While you may not have content within your application, you still want individuals to find your primary domain. Pointing crawlers to the specific pages to you and your users can make for a more significant impact.

In my case, we have multiple domains that can have very similar content. Crawlers may mistake the variations in domains having similar content as an attempt to create spam sites. The duplication of sites can hurt the overall ranking of a site in search engine results.

Even worse, your non-primary sites could rank higher than your primary! Imagine users entering critical information into your development environment, only for it to be lost. Yikes!

Generating Your Own Robots.txt

A robots.txt has a few components, but the essential parts are who and what. Whom do you want to scan your site? What parts of the site do you want to be indexed? Let’s take a simple robots.txt file:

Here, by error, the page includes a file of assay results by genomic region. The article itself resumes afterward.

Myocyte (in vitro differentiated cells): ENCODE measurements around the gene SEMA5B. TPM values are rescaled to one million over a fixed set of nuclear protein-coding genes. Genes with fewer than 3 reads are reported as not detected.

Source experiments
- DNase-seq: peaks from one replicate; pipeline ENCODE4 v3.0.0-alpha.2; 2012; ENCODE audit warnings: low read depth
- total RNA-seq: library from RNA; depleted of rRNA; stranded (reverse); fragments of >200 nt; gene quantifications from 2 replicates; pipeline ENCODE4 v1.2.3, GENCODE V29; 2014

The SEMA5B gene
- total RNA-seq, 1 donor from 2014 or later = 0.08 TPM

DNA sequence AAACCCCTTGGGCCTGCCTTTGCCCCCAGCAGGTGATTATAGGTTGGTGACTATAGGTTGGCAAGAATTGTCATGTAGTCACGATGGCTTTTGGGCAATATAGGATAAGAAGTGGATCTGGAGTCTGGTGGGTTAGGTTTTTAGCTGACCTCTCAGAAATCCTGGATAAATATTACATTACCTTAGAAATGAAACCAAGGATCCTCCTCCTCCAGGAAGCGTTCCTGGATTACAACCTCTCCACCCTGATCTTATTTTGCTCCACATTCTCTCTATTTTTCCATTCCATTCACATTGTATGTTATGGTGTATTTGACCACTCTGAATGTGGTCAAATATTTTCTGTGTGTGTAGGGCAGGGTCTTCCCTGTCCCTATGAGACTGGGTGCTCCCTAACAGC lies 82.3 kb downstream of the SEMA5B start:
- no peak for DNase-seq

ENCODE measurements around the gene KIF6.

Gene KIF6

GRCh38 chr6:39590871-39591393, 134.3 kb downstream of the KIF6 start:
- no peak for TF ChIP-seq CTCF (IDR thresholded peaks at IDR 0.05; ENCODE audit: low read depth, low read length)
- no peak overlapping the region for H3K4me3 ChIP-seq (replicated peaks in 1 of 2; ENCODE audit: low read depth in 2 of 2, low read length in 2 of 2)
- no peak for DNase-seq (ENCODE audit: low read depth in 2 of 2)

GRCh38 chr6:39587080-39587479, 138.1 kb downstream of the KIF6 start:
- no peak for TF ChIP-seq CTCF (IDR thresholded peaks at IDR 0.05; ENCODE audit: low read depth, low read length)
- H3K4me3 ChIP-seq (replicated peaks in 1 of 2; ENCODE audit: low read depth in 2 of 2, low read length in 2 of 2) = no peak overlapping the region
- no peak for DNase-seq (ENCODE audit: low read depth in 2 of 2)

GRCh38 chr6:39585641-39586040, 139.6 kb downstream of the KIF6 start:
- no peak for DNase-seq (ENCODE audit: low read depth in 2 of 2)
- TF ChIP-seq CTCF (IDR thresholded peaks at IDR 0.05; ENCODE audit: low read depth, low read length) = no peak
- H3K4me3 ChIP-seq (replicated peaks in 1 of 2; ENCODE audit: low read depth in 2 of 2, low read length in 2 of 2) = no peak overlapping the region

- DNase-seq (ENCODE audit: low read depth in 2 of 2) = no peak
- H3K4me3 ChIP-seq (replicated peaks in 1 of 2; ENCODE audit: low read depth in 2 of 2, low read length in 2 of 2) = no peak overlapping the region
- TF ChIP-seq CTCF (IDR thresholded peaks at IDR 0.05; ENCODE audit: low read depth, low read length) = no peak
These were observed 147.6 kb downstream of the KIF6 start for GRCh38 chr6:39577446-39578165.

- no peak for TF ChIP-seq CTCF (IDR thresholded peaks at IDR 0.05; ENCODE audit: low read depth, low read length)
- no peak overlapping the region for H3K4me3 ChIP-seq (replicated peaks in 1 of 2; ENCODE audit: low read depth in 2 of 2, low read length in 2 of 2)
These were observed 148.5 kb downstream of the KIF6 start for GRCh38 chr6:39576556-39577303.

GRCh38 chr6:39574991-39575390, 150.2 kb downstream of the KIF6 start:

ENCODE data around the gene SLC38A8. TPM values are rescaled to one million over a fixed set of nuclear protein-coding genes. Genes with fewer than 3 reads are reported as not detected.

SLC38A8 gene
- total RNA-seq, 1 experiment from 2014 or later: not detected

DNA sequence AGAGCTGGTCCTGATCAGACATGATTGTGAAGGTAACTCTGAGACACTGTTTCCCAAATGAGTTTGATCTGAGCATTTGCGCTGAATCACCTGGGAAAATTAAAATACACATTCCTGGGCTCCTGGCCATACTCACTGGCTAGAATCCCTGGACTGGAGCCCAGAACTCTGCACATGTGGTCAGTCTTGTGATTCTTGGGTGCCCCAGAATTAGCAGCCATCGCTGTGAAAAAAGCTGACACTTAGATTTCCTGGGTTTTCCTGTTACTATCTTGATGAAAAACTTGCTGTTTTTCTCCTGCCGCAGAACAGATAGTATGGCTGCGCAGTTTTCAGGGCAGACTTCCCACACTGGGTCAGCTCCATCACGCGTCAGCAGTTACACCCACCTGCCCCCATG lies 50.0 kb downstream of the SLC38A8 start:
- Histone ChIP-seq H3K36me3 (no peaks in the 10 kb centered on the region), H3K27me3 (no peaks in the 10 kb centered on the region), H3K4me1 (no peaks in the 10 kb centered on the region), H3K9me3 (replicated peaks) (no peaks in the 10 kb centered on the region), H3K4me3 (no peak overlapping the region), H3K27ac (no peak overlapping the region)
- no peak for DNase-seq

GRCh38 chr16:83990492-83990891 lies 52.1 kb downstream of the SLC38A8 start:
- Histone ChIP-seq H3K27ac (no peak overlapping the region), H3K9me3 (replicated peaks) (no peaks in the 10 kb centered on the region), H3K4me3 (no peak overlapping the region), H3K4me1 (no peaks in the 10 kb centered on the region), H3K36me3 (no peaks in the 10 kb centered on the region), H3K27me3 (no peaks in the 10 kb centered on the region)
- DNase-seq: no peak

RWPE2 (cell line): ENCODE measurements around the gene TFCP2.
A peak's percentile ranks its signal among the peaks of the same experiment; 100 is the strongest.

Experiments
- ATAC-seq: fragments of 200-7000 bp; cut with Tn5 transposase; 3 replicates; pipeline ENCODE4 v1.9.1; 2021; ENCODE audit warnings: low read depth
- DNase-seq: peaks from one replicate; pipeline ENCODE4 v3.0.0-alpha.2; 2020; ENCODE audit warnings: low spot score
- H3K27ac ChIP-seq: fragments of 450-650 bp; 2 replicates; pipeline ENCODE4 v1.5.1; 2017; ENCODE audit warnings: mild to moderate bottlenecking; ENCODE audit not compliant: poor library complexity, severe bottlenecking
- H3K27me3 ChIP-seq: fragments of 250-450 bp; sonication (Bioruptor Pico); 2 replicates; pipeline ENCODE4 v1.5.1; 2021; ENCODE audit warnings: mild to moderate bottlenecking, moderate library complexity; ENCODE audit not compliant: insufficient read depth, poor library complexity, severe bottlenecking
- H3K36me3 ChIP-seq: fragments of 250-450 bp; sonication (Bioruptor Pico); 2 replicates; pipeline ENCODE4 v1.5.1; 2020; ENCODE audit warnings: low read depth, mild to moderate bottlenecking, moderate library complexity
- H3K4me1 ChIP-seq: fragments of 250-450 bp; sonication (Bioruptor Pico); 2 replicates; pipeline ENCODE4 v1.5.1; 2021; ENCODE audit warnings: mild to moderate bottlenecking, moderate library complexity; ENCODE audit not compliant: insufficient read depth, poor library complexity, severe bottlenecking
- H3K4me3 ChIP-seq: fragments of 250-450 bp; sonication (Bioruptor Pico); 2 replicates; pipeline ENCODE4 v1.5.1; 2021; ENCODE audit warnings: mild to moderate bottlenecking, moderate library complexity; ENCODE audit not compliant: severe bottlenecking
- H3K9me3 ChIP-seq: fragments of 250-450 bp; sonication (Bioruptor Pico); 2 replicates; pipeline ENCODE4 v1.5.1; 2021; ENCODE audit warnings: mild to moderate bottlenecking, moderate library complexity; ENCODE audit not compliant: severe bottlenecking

User-Agent: *
Allow: /

The first line of the file defines what User-Agent can scan the site. The User-Agent is a string value passed from the client. For example, Google’s bot passes a value of Googlebot, but they also have an army of bots.

The second line of the file tells the bot what it can index. The example informs the bot to start at the root path and work its way everywhere it can. You can also Disallow specific paths, but don’t assume this takes the place of securing your site. As mentioned before, bots do not have to respect the robots.txt file.

I recommend generating a few variations using this online tool. As the tool mentions, you can damage your site’s search results if done incorrectly, so be careful and think through the file you’ll be serving.